1
$\begingroup$

Prove: If $s_n$ converges to $0$ and $x_n$ is a bounded sequence, then $\underset{n \to \infty}{\lim}(x_ns_n)=0$

I'm have trouble getting started on this proof.

Since I know $s_n$ converges to $0$ I feel like I should start using the epsilon definition with $x_n$

Since $\underset{n \to \infty}{\lim} s_n=0$

So $\left|x_n-s_n\right| \lt \epsilon \implies (=) \quad \left|x_n\right| \lt \epsilon$

But I'm not sure if the aforementioned steps are correct and where to go from here.

$\endgroup$

marked as duplicate by Paramanand Singh, user296602, choco_addicted, R_D, user228113 Jun 18 '16 at 7:08

This question has been asked before and already has an answer. If those answers do not fully address your question, please ask a new question.

  • 1
    $\begingroup$ Use the fact there is a $B\gt 0$ such that $|x_n|\lt B$ for all $n$. Then $|x_ns_n-0|\le B|s_n|$. Continue. $\endgroup$ – André Nicolas Jun 18 '16 at 4:15
  • $\begingroup$ @AndréNicolas That looks like an answer to me ... $\endgroup$ – Neal Jun 18 '16 at 4:18
  • $\begingroup$ To the question: You should be looking at the sequence $x_ns_n$< so your inequalities should look like $|x_ns_n - 0|<\epsilon$. $\endgroup$ – Neal Jun 18 '16 at 4:19
  • $\begingroup$ @Neal: For a student new to $\epsilon$-$N$, finishing from there is not necessarily immediate. $\endgroup$ – André Nicolas Jun 18 '16 at 4:21
  • 1
    $\begingroup$ @AndréNicolas this may be a really silly question, but I'm going to go for it anyway. Before I asked this question I studied the theorem and was confused by it. I suppose $B$ is a variable for the boundary, but I don't under where $B|s_n|$ comes from? I recognize $|x_n| \lt B$ because a boundary exist but I don't understand the next step. $\endgroup$ – hax0r_n_code Jun 18 '16 at 4:24
1
$\begingroup$

We write a standard $\epsilon$-$N$ proof. One could alternately use a squeezing argument.

Since the sequence $(x_n)$ is bounded, there is a $B\gt 0$ such that $|x_n|\le B$ for all $n$. It follows that $$|s_nx_n-0|\le B|s_n|\tag{1}$$ for all $n$.

We want to show that given $\epsilon\gt 0$, there is an $N$ such that $|s_nx_n-0|\lt \epsilon$ for all $n\gt N$. By Inequality (1), it is enough to show that there is an $N$ such that if $n\gt N$ then $B|s_n|\lt \epsilon$.

Since the sequence $(s_n)$ has limit $0$, there is an $N$ such that if $n\gt N$ then $|s_n|\lt \frac{\epsilon}{B}$. It follows that if $n\gt N$ then $B|s_n|\lt B\cdot\frac{\epsilon}{B}=\epsilon$, and therefore $|s_nx_n-0|\lt \epsilon$.

$\endgroup$
  • $\begingroup$ I think that's basically equivalent to my proof-but I agree, Andre's proof is a bit more detailed then mine and a better answer. $\endgroup$ – Mathemagician1234 Jun 18 '16 at 5:24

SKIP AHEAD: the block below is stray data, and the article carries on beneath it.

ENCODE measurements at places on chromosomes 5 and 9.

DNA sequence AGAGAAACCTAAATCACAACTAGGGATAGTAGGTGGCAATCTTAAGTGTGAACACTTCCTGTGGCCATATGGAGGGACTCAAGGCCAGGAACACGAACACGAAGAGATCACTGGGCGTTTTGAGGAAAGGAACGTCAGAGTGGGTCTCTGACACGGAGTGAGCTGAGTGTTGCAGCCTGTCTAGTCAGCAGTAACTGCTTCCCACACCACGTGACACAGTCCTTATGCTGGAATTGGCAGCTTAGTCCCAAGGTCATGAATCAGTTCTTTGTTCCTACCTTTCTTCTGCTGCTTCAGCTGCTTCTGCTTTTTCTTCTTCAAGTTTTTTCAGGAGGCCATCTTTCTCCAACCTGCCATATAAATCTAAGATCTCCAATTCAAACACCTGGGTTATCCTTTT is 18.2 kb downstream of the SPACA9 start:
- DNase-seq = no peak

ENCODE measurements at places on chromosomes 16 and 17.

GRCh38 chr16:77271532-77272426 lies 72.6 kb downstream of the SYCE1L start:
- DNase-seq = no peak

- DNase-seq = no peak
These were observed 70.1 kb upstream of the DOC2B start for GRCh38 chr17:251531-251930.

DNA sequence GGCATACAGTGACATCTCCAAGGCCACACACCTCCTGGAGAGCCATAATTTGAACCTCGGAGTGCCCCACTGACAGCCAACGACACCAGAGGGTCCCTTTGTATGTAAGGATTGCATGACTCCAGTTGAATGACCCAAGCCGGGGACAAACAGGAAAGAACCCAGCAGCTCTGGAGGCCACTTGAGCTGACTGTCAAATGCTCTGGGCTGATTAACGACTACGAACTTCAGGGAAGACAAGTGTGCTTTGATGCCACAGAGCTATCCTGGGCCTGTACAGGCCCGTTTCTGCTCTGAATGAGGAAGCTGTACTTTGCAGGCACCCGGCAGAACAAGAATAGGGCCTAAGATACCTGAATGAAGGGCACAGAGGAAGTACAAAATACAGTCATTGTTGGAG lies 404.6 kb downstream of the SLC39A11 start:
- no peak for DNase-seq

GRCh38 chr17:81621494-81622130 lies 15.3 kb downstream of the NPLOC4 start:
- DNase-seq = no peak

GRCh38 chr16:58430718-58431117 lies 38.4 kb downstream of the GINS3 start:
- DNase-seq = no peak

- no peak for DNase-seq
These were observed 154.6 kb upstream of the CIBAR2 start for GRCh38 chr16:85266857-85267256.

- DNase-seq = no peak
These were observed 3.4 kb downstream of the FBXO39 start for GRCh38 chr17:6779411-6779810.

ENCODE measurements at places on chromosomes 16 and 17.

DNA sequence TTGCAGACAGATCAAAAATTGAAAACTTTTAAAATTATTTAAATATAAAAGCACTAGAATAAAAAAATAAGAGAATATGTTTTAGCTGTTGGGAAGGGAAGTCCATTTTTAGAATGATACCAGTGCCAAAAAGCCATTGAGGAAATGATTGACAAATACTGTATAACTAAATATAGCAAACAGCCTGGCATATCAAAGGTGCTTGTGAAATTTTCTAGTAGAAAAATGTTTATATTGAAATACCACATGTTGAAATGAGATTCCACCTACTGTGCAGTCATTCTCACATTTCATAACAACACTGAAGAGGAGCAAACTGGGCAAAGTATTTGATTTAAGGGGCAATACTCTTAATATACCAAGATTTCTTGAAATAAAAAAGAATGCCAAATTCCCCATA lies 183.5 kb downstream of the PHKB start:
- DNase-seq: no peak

• $\begingroup$ @Mathemagician1234: There is no need (or use) of Cauchy-Schwarz in your argument, and no need or use of limit of products is product of limits. The sequence $(x_n)$ need not have a limit. $\endgroup$ – André Nicolas Jun 18 '16 at 5:31
  • $\begingroup$ Nicolas It need not have a limit, but the absolute value of the product of the sequences is determined by a factor of M. So yes,the CS inequality can indeed be used in the product limit stage even though ($x_n$) may not itself have a limit. $\endgroup$ – Mathemagician1234 Jun 18 '16 at 17:08
1
$\begingroup$

HINT: If $x_n$ is bounded, then $\exists M>0: |x_n|<M$ for all $n$. Hence $|x_ns_n|<M\varepsilon$ for large $n$. It should be clear that $x_ns_n$ also tends to 0.

$\endgroup$
1
$\begingroup$

There is another simple way if you wish to avoid $\epsilon, \delta$ stuff. You need to use the Squeeze Theorem then.

If $x_{n}$ is bounded then there is a $K > 0$ such that $|x_{n}| < K$ for all $n$. Now we can see that $$0 \leq |x_{n}s_{n}| \leq K|s_{n}|$$ and letting $n \to \infty$ and using Squeeze Theorem we get $$\lim_{n \to \infty}|x_{n}s_{n}| = 0$$ Next we have $$-|x_{n}s_{n}| \leq x_{n}s_{n} \leq |x_{n}s_{n}|$$ and again letting $n \to \infty$ and using Squeeze Theorem we get $$\lim_{n \to \infty}x_{n}s_{n} = 0$$

BTW the proof via $\epsilon,\delta$ is much easier than the above if you understand it and is the preferred approach.

$\endgroup$
  • $\begingroup$ Shoot,I completely forgot about that way to do it. I agree it's a little arduous for the beginner,but the Squeeze Theorem's a good tool to have in your pocket when doing limits. $\endgroup$ – Mathemagician1234 Jun 18 '16 at 5:22
  • $\begingroup$ @Mathemagician1234: I have seen many beginners struggle with $\epsilon$'s and hence try to look for approaches which avoid this. $\endgroup$ – Paramanand Singh Jun 18 '16 at 5:25
  • $\begingroup$ @ParamanandSingh: Squeezing argument is nice here, it has a clearer connection to the intuition. The only advantage of $\epsilon$-$N$ is that it uses no machinery other than the definition of limit. $\endgroup$ – André Nicolas Jun 18 '16 at 5:27
1
$\begingroup$

Since ${x_n}$ is a bounded sequence, then for every $N_1\in \mathbb N$ there is M >0 $\in \mathbb R$ such that when n> $N_1$,$|x_n|$< M.We also know that since $lim_{n\rightarrow\infty} s_n$ =$0$, for every $\epsilon$ >0 $\in \mathbb R$,there is an $N_2\in \mathbb N$ such that when n> $N_2$, $|s_n|$< $\epsilon$. Let $\epsilon$'= M$\epsilon$ and choose n > max {$N_1$,$N_2$}. By the Cauchy Schwarz inequality:

$|x_n s_n|\leq$ $|x_n||s_n|$ < M$\epsilon$ = $\epsilon$'.

So $lim_{n\rightarrow\infty} (x_n s_n)$ = 0.

That does it.

Addendum: Andre Nicolas correctly pointed out that ($x_n$) need not itself have a limit even though it's bounded. While this is very true, the argument above is completely general and refers to the values of the product of the sequence ranges. I've clarified some steps above to show this.

$\endgroup$

Not the answer you're looking for? Browse other questions tagged or ask your own question.